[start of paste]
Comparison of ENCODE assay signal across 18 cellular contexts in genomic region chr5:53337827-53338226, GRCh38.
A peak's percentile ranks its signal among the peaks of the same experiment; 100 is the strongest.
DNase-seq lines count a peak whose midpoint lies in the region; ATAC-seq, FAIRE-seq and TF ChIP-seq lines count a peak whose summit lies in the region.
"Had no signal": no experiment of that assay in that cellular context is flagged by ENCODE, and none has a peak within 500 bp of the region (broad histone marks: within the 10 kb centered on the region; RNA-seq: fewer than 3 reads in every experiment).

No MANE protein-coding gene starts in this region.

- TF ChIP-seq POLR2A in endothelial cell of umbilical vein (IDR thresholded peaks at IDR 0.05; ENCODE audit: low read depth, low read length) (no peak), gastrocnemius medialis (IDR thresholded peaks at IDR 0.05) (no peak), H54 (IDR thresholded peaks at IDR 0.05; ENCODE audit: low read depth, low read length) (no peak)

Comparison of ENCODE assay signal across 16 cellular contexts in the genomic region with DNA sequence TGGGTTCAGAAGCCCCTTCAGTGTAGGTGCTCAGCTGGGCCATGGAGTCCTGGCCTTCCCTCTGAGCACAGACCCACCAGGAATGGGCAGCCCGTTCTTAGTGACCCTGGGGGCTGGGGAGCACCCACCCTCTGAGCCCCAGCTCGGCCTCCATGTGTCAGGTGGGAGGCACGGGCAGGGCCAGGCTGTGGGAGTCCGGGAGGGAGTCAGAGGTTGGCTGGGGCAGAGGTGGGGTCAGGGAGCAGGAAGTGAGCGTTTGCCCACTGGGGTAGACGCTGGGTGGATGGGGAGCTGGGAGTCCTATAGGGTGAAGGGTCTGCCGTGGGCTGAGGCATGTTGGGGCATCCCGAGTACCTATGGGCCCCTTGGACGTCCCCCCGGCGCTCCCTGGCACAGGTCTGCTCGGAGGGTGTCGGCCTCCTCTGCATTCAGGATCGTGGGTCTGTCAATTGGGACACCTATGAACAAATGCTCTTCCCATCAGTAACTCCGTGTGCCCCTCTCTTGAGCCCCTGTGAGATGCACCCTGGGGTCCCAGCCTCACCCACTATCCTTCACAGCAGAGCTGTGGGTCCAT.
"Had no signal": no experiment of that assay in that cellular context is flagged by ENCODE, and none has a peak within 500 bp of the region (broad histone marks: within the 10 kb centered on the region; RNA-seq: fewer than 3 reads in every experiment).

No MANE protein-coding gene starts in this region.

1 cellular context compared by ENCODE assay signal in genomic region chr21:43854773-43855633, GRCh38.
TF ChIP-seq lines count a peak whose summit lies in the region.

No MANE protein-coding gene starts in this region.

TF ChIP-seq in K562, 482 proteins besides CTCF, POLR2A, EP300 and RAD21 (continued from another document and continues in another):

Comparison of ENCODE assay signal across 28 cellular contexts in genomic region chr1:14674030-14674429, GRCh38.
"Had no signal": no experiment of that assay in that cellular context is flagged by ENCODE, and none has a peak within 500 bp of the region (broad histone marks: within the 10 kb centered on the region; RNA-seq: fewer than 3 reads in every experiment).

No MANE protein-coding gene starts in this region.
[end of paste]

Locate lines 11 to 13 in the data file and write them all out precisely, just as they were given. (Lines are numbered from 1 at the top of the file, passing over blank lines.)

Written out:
TF ChIP-seq lines count a peak whose summit lies in the region.

No MANE protein-coding gene starts in this region.

TF ChIP-seq in K562, 482 proteins besides CTCF, POLR2A, EP300 and RAD21 (continued from another document and continues in another):